Morphogenesis of the Drosophila embryo is associated with dynamic rearrangement of the actin cytoskeleton mediated by small GTPases of the Rho family. These GTPases act as molecular switches that are activated by guanine nucleotide exchange factors. One of these factors, DRhoGEF2, plays an important role in the constriction of actin filaments during pole cell formation, blastoderm cellularization, and invagination of the germ layers. This study shows that DRhoGEF2 is equally important during morphogenesis of segmental grooves, which become apparent as tissue infoldings during mid-embryogenesis. Examination of DRhoGEF2-mutant embryos indicates a role for DRhoGEF2 in the control of cell shape changes during segmental groove morphogenesis. Overexpression of DRhoGEF2 in the ectoderm recruits myosin II to the cell cortex and induces cell contraction. At groove regression, DRhoGEF2 is enriched in cells posterior to the groove that undergo apical constriction, indicating that groove regression is an active process. The Formin Diaphanous is required for groove formation and strengthens cell junctions in the epidermis. Morphological analysis suggests that Dia regulates cell shape in a way distinct from DRhoGEF2. It is proposed that DRhoGEF2 acts through Rho1 to regulate acto-myosin constriction but not Diaphanous-mediated F-actin nucleation during segmental groove morphogenesis (Mulinari, 2008).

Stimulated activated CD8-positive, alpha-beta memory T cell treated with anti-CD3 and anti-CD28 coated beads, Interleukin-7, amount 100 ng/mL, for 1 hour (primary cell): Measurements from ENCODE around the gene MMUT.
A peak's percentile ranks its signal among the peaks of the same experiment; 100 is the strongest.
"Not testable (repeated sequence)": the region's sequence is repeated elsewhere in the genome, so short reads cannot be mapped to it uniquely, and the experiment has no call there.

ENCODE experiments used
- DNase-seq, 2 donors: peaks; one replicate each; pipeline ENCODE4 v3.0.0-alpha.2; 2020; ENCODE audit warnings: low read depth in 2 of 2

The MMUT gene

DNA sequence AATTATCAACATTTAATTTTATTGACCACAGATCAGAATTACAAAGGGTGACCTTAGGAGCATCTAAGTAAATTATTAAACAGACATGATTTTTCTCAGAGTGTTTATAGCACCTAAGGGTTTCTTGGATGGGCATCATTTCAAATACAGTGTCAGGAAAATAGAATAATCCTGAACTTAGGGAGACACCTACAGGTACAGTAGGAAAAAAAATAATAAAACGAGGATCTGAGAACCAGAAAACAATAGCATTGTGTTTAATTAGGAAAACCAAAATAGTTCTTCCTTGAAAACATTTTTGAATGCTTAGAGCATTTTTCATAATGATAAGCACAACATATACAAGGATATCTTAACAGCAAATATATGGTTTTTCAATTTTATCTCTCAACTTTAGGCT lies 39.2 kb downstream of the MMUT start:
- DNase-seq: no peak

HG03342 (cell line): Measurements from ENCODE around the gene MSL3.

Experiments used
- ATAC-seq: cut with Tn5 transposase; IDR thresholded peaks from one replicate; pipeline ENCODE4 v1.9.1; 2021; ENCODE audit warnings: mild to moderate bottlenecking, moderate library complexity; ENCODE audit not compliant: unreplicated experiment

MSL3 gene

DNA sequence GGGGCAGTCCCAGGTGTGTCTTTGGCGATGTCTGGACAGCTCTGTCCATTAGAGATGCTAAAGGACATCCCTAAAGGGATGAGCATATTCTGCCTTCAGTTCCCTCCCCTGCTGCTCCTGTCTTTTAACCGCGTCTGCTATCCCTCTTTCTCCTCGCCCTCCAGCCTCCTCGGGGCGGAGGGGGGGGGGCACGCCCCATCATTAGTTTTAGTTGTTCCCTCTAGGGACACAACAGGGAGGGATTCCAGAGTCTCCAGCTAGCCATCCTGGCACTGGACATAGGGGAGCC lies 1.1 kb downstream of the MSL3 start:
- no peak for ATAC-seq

Analysis of segmental groove morphogenesis revealed that during invagination groove founder cells undergo two distinct phases of shape change. Initial apical constriction is associated with accumulation of F-Actin, DRhoGEF2 and Dia at the site of groove initiation. Together with the loss of apical constriction in DRhoGEF2 or dia mutants and the observation that DRhoGEF2 or constituatively active diaCA-overexpressing grooves form earlier, are deeper, and persist longer than wild-type grooves, this indicates that contractile forces in epidermal cells provide a driving force for groove morphogenesis (Mulinari, 2008).